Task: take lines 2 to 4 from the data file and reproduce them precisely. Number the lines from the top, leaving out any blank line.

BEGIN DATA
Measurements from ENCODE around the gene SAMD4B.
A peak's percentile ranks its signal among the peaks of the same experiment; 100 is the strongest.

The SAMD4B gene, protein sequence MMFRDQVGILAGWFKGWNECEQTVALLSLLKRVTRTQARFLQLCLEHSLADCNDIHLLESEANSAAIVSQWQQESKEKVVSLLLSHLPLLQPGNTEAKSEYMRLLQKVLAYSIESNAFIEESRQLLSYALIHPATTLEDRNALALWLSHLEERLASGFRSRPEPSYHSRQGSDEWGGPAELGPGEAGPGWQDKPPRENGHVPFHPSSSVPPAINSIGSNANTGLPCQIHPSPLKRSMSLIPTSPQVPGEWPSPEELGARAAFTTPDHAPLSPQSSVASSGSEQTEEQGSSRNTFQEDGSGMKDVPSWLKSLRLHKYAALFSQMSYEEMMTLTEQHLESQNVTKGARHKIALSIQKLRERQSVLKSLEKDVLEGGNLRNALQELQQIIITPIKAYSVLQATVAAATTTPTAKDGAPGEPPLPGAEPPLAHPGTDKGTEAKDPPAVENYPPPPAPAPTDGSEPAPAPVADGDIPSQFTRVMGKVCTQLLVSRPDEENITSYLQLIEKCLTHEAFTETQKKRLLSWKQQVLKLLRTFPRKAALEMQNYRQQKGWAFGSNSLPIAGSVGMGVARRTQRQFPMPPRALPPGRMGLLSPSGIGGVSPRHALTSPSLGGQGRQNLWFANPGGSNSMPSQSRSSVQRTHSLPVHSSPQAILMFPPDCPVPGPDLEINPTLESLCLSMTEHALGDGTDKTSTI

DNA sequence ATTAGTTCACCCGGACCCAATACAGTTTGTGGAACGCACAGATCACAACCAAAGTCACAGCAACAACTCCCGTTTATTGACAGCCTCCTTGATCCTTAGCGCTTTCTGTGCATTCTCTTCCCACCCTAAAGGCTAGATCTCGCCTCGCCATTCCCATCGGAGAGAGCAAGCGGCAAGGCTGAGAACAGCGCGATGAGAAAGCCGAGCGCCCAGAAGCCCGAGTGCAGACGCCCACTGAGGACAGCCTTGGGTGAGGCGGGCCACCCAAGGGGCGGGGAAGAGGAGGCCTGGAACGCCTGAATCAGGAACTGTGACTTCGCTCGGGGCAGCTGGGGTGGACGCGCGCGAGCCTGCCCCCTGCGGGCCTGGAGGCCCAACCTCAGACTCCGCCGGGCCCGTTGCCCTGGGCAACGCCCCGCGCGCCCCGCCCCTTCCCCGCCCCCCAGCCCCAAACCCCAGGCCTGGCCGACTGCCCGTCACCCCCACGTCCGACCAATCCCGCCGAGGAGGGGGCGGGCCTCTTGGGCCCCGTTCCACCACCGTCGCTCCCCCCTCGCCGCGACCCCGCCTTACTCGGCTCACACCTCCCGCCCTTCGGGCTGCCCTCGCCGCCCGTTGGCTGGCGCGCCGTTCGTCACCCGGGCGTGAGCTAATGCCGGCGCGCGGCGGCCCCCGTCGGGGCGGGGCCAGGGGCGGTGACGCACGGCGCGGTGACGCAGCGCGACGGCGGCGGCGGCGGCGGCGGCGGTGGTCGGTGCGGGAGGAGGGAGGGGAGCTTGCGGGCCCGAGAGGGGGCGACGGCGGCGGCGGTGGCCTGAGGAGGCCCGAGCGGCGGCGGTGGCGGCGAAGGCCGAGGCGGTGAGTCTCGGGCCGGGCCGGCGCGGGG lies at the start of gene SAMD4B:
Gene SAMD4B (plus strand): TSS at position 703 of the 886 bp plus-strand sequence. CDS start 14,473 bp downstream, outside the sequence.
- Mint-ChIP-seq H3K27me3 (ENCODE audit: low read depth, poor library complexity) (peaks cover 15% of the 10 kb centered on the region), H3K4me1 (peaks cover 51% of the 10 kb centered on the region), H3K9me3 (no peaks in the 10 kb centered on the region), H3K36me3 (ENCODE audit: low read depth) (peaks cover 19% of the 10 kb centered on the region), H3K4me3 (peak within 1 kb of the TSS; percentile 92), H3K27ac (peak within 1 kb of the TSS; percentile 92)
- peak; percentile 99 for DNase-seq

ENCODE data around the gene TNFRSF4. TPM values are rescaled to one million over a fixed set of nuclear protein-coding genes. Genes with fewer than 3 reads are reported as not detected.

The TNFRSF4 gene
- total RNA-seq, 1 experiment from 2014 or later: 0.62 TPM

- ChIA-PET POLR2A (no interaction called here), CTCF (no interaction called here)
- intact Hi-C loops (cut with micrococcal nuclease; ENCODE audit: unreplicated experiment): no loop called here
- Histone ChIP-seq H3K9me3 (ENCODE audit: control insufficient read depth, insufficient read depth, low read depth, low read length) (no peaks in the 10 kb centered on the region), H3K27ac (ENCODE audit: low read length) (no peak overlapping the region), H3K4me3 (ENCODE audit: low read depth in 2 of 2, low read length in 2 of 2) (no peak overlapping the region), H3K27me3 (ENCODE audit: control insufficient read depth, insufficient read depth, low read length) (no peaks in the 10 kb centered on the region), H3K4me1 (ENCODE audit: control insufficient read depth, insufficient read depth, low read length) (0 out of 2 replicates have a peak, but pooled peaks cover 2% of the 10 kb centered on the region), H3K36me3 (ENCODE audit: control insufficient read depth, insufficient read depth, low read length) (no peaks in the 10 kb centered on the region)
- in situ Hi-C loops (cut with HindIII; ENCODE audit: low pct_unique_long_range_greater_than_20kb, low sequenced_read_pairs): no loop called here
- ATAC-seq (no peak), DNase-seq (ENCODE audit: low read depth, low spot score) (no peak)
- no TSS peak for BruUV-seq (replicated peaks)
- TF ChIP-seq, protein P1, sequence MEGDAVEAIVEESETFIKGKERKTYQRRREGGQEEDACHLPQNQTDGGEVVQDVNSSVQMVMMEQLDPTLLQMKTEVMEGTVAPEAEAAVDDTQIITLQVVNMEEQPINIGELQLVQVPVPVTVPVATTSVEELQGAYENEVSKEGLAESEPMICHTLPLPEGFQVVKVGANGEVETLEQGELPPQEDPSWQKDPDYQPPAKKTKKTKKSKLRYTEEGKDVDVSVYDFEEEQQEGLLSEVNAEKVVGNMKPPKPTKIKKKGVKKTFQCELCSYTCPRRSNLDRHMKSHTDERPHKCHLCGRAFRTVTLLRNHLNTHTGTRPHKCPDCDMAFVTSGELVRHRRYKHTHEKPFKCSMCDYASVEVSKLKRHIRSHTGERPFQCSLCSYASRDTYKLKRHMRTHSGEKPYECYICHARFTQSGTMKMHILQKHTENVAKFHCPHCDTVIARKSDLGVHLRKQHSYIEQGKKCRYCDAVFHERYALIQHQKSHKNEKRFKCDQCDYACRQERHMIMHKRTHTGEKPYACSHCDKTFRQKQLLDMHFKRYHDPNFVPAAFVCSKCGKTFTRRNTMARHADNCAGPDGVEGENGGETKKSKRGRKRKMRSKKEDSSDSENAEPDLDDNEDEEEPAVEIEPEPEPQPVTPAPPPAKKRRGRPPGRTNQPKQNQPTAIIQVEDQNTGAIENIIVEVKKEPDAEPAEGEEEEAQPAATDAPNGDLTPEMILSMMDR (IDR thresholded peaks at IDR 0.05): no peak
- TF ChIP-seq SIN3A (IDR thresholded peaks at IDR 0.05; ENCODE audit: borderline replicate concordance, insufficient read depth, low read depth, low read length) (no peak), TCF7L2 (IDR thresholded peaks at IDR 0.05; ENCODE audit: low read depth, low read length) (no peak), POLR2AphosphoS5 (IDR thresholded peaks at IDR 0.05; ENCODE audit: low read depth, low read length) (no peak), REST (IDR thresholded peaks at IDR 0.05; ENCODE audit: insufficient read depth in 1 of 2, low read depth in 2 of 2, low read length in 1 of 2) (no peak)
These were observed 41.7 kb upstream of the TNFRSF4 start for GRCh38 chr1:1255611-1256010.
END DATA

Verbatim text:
A peak's percentile ranks its signal among the peaks of the same experiment; 100 is the strongest.

The SAMD4B gene, protein sequence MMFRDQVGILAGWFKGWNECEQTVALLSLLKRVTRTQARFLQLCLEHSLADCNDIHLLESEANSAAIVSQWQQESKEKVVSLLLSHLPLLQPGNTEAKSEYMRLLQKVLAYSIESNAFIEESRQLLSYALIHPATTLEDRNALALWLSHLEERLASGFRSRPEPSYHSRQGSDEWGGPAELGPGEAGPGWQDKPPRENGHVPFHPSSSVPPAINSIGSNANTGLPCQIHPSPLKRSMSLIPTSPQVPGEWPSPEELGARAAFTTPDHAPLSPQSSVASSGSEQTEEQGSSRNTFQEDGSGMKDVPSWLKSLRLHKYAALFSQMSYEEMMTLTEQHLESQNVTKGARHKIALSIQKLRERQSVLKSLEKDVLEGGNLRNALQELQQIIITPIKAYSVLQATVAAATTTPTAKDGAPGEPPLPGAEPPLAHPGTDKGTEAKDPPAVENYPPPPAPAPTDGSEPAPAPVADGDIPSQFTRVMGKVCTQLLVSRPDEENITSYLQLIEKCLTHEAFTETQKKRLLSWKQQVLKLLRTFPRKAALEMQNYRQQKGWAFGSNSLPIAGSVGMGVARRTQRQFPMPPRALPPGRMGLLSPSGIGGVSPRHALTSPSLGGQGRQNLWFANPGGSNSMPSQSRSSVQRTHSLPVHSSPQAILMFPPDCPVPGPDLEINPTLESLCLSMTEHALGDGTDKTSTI

DNA sequence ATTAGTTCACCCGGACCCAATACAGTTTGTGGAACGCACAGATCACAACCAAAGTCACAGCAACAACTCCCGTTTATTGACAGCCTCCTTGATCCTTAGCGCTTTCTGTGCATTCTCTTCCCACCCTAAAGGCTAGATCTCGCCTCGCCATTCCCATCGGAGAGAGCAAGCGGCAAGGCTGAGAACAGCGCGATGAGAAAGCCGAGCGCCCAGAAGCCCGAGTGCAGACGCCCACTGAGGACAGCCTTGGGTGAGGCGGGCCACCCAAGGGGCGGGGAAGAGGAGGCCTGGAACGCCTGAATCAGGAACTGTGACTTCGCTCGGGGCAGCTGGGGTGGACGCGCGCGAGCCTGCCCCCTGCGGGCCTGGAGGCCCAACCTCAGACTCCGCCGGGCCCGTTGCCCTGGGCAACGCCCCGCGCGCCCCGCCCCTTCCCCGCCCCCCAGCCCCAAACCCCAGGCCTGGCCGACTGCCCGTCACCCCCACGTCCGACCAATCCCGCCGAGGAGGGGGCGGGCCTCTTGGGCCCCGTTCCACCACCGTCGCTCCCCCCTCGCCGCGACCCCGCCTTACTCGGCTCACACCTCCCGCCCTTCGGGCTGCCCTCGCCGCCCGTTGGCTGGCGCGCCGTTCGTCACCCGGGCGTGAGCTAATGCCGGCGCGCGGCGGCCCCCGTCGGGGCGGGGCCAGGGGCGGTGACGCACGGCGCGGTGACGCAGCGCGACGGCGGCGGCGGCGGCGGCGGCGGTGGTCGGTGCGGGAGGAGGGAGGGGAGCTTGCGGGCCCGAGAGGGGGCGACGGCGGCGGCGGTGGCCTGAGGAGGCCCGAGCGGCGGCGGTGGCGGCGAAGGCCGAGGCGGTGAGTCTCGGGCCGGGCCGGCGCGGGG lies at the start of gene SAMD4B: